When Dorothy was 95 years young, she still baked bread every week like her mother used to, and she saved one loaf out of three for her friends. You see, Dorothy didn’t drive. She depended on friends and neighbors or a local taxi service to get around. She repaid all of us in homemade bread (she wouldn’t take “no” for an answer). One bite of her buttery bread and you’re just this side of heaven.
I’ve also tasted her Cherry Danish, and her chocolate brownies with penuche icing that are so moist and rich the taste lingers for hours. I’m sure her love of cooking and her optimistic outlook on life have kept her young. She’s tiny and petite, but never frail. At 95, she could still climb her front stairs with vim and vigor; although, some days were better than others.
Dorothy’s mother made bread. She passed this skill onto her daughter; a legacy of love that allowed Dorothy to “break bread” with others in the same way. Sharing bread with family and friends is a tradition that strengthens the social fabric of society. Every culture around the world uses bread in one form or another as the building block for each meal. Since the beginning of time, bread has been the “staff of life.” Evidence of grain usage pre-dates recorded history.
It is still being argued over who made bread first, the Chinese or the Egyptians. The Chinese still use the same fermented but steamed bread that they used thousands of years ago. The Egyptians learned how to bake their bread, and probably built the first ovens. They discovered that fermented wheat formed a gas that made their bread lighter.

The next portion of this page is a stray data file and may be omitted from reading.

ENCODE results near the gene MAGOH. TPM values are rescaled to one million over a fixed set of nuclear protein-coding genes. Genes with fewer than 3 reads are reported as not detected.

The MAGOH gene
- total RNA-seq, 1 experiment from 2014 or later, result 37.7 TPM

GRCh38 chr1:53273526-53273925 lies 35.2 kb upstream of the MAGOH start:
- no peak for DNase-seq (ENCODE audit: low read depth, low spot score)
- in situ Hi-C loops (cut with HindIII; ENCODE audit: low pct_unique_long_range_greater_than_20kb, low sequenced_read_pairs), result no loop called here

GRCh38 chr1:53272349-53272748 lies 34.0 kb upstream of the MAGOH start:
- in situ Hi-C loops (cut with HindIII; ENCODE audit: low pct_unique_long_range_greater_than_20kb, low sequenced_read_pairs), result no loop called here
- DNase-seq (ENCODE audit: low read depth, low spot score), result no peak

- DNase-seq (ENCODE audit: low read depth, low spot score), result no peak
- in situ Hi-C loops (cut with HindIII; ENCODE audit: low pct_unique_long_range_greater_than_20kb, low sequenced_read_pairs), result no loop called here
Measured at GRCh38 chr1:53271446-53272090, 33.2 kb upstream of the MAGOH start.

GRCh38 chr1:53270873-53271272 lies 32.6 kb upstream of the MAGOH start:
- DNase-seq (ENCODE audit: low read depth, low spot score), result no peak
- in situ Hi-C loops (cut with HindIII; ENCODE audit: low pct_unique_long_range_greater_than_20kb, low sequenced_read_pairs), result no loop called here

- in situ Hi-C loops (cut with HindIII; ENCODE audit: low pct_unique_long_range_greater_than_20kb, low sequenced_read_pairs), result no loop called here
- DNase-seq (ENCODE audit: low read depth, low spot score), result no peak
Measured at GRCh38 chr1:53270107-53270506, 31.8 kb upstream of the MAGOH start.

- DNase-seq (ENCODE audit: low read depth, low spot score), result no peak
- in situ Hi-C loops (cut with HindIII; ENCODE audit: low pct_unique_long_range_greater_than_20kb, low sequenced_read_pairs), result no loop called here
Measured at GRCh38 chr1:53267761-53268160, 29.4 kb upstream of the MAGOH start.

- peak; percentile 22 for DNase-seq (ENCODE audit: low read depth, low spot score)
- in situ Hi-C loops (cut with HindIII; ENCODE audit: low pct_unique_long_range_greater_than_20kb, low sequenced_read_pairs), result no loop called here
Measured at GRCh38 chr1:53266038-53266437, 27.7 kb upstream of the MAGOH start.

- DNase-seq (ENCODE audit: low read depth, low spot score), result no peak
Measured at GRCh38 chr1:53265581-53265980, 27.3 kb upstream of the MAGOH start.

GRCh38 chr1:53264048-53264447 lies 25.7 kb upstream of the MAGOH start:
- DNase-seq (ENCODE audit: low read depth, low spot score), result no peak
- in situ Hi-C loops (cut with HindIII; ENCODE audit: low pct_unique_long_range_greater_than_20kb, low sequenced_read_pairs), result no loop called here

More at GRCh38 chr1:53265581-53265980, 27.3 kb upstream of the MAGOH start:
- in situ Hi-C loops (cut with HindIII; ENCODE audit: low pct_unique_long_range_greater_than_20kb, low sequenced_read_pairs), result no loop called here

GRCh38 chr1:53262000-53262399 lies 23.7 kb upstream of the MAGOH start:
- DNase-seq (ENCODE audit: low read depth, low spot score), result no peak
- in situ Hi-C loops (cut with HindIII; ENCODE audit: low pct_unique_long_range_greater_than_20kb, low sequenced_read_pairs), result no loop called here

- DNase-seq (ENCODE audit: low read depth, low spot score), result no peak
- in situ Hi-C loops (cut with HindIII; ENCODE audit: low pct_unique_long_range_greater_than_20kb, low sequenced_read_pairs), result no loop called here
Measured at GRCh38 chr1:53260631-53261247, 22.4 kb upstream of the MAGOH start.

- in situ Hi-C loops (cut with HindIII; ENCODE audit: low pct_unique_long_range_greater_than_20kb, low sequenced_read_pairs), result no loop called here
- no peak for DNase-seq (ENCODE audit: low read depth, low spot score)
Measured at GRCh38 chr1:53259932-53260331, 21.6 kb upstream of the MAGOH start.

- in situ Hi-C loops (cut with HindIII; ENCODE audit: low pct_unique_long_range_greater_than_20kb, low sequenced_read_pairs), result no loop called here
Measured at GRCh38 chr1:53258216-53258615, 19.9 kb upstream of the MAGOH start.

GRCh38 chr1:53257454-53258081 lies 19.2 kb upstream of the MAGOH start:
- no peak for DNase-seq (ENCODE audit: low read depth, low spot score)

We know for certain that grains like rye, millet, barley, and wheat were cultivated in Palestine 100 years before the birth of Christ. Flat breads fried over an open fire are still the basis of nomadic diets in the Middle East. Some things never change.
The Bible is filled with references to bread and its importance in human history. When Joseph was in prison, falsely accused by Potiphar’s wife, he gained a reputation for interpreting dreams. The Pharaoh heard of this and called for Joseph to interpret his dream.
God warned Pharaoh in the dream that Egypt would experience seven years of feast and plenty, and seven years of famine. Joseph explained the purpose of the dream, and suggested that Pharaoh store up grain in the good years so they might have food during the years of famine. Pharaoh did as Joseph suggested and made Joseph ruler over the land of Egypt. There was none higher than Joseph, except the Pharaoh on his throne.
The scriptures tell us that during the seven years of plenty, so much grain was stored that it was impossible to count it all. But when the famine came, all in Egypt had food to eat, and they had enough to sell to anyone who wanted it. People came from all around the region, and by this means was Joseph reunited with his family; a blessing and an example that God provides for his children when they obey him.